Microsoft Office Tutorials and References
In Depth Information
So far, we have looked at PowerPivot features. Now we would like to end this chapter by
discussing a standard Excel feature that is very useful when you are working with PowerPivot.
Excel 2010 can add slicers to a PivotTable. Although slicers have been introduced mainly for
PivotTables linked to PowerPivot data, they are a feature with range: you can define slicers
for PivotTables linked to Analysis Services databases or simple PivotTables linked to data in the
same Excel workbook. Because slicers are so useful for reports, it is surely worth mentioning
them in a PowerPivot topic.
Slicers are graphical items that let the user easily define filters on a PivotTable. Take a look at
the report in Figure 2-34, which contains a PivotTable and a couple of slicers. You can find this
example in the workbook CH02-06-Slicers.xlsx.
FIguRE 2-34 Slicers are graphical items that perform one-click filtering.
The two slicers on the left show all the possible values of the Color and Category columns.
You can click a single cell and activate a filter for a specific value or press the Ctrl key and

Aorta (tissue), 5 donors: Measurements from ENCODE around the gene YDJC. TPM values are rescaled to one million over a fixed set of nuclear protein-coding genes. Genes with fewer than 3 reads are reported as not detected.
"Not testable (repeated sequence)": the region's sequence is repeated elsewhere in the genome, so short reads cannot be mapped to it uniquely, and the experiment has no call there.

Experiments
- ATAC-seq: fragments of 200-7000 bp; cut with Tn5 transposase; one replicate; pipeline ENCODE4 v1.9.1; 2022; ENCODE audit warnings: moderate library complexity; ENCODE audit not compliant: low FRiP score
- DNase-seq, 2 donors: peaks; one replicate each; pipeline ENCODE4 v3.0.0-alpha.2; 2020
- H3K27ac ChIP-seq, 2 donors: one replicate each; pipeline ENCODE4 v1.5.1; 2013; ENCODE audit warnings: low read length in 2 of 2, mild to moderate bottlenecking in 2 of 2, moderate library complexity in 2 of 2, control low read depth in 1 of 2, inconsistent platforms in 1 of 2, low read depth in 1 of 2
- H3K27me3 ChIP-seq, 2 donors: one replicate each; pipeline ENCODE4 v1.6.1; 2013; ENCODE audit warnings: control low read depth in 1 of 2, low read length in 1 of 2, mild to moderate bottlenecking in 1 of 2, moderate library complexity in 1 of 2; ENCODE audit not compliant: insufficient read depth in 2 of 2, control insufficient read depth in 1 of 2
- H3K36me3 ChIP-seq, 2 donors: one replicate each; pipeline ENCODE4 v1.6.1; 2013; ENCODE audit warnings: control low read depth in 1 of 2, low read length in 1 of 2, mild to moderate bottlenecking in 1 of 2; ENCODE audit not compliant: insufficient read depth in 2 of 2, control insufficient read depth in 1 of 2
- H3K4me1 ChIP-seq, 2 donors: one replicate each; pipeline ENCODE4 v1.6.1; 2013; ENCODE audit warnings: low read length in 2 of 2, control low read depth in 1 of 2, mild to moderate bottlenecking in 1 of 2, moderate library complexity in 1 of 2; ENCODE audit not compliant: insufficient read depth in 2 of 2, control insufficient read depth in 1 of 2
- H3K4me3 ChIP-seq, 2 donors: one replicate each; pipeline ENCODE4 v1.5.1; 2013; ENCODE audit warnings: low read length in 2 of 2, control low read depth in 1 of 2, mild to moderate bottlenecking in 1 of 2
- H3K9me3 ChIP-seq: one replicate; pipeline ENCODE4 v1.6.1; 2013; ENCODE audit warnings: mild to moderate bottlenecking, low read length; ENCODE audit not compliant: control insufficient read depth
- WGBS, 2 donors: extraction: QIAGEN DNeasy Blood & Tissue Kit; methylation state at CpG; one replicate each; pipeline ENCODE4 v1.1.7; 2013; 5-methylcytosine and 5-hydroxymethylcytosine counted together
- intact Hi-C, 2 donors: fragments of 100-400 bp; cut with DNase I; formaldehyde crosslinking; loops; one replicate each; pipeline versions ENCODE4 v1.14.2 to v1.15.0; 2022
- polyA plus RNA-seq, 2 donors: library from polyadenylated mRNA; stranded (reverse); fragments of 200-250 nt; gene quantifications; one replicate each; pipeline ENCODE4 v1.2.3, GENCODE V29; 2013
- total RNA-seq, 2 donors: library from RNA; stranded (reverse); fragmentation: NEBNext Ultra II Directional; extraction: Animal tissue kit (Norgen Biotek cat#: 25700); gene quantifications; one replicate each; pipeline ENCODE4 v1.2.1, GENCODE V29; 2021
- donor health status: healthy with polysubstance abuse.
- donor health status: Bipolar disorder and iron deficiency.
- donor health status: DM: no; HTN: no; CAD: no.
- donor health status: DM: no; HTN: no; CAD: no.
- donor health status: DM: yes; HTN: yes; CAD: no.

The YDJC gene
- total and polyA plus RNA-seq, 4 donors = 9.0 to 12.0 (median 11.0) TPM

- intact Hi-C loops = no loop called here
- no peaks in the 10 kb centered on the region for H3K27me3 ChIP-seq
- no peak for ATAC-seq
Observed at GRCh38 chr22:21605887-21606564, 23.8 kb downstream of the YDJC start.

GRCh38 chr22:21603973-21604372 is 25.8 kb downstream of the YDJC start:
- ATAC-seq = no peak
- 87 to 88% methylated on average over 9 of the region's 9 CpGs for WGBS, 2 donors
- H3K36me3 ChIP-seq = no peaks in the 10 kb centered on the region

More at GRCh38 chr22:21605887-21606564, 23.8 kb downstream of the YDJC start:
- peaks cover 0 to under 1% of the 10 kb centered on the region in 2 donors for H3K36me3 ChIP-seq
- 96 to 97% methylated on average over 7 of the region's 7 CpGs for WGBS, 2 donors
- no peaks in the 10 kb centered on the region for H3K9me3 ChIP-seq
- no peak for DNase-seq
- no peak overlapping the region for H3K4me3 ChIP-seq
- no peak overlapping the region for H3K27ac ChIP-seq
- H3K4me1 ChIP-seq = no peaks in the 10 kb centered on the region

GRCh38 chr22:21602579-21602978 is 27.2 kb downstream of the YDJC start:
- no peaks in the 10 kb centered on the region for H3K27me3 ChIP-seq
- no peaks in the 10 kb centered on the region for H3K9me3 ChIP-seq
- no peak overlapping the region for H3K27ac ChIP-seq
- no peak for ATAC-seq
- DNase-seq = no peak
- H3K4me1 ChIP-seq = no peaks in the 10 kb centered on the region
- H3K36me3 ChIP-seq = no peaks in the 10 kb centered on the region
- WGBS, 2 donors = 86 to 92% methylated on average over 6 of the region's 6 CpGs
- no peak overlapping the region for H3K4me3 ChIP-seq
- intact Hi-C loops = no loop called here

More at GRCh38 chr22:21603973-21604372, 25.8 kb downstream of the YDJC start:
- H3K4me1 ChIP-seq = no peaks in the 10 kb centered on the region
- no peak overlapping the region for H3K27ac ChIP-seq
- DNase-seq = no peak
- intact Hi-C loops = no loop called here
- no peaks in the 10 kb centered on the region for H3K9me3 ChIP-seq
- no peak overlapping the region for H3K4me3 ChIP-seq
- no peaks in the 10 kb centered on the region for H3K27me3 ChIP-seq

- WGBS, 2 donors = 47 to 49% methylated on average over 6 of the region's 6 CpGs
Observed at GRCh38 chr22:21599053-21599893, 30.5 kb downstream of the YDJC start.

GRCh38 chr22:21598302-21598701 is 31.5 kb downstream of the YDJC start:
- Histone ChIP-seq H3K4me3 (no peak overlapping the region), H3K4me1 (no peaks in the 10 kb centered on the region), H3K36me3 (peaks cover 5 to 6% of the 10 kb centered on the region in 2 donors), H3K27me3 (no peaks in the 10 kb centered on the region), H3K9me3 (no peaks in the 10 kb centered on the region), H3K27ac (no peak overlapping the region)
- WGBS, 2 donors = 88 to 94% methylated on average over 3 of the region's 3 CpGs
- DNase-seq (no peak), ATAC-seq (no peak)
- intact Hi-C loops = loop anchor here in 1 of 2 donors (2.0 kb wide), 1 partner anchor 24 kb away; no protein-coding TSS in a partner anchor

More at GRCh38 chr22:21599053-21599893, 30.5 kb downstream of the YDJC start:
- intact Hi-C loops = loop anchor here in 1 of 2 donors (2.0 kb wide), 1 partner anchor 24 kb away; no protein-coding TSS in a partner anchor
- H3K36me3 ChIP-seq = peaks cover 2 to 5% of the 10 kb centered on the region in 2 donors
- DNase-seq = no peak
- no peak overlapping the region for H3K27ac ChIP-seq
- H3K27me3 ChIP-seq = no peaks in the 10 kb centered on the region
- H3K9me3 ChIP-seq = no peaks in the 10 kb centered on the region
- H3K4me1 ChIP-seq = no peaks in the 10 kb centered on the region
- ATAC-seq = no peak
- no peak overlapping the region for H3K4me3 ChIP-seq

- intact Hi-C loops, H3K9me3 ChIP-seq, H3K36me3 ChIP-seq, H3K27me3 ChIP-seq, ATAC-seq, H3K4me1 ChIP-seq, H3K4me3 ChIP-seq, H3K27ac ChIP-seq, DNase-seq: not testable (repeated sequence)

click to activate the filter for multiple values. Slicers are clearly useful when a column
contains a small number of different values, such as color and category. Slicers for columns
that have a lot of different possible values are difficult to use. Nevertheless, because the
filtering normally happens on columns with a small number of distinct values, slicers are
graphically appealing and very easy to use.
Slicers behave exactly like filters, but they are more elegant and easier to use. It is worth
noting, moreover, that slicers can show columns that already appear in the PivotTable, as is
the case in our example for the category column. We put the category on rows, in the first
place, and then put the category on the slicers. The same column can appear in slicers and
in the report. This is a feature that standard filters of a PivotTable do not support.